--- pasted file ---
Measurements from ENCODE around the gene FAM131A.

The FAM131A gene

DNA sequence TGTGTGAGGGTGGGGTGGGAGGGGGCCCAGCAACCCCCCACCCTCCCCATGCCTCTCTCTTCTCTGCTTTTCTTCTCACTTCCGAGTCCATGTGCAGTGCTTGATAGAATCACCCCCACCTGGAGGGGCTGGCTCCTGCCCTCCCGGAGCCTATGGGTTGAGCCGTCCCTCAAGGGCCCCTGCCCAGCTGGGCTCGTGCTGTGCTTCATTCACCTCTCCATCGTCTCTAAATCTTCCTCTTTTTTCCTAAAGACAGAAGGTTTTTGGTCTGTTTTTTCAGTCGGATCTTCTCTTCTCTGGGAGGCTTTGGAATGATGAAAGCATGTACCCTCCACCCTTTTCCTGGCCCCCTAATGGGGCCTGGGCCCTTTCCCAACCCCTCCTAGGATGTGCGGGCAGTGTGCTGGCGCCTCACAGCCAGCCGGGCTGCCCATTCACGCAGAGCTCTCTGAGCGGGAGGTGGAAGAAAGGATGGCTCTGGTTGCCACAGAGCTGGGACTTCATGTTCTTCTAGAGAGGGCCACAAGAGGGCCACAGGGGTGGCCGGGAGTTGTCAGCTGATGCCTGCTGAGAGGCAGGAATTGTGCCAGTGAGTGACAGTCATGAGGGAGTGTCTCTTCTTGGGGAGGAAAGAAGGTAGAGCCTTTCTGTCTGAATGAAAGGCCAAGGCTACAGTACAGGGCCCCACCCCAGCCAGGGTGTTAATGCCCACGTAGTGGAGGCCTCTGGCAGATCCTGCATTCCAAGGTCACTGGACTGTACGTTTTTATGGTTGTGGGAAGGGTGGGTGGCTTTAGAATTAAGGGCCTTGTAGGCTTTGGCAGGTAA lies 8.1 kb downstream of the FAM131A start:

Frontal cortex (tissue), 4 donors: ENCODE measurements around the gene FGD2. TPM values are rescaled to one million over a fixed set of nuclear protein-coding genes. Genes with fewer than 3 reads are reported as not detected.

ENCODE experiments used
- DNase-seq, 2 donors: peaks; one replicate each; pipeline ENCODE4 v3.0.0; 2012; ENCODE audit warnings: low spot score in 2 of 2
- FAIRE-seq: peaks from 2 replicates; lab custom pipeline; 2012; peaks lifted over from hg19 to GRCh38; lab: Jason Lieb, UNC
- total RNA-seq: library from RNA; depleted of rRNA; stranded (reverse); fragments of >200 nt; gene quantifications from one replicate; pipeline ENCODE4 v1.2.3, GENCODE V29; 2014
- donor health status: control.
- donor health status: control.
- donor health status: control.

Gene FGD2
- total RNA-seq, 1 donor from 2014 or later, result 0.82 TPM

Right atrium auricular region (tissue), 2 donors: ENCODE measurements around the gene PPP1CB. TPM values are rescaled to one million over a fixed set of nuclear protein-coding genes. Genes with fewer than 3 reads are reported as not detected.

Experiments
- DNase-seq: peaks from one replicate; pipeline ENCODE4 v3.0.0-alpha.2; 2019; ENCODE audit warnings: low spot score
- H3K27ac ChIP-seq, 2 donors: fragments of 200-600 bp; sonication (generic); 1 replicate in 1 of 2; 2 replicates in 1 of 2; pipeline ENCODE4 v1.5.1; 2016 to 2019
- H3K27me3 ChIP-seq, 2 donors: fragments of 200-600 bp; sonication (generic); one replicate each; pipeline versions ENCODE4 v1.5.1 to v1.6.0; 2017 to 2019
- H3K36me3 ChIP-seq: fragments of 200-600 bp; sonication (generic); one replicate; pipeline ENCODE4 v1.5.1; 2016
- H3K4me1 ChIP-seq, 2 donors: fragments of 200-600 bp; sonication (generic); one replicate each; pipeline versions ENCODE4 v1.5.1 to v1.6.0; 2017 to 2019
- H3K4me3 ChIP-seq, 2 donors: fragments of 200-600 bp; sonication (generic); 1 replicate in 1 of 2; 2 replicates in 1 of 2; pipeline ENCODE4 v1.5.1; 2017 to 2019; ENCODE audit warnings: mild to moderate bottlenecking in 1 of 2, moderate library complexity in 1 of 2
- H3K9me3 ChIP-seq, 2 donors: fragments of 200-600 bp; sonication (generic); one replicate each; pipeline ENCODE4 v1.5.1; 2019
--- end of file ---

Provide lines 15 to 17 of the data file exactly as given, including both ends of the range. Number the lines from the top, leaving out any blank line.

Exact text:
Experiments
- DNase-seq: peaks from one replicate; pipeline ENCODE4 v3.0.0-alpha.2; 2019; ENCODE audit warnings: low spot score
- H3K27ac ChIP-seq, 2 donors: fragments of 200-600 bp; sonication (generic); 1 replicate in 1 of 2; 2 replicates in 1 of 2; pipeline ENCODE4 v1.5.1; 2016 to 2019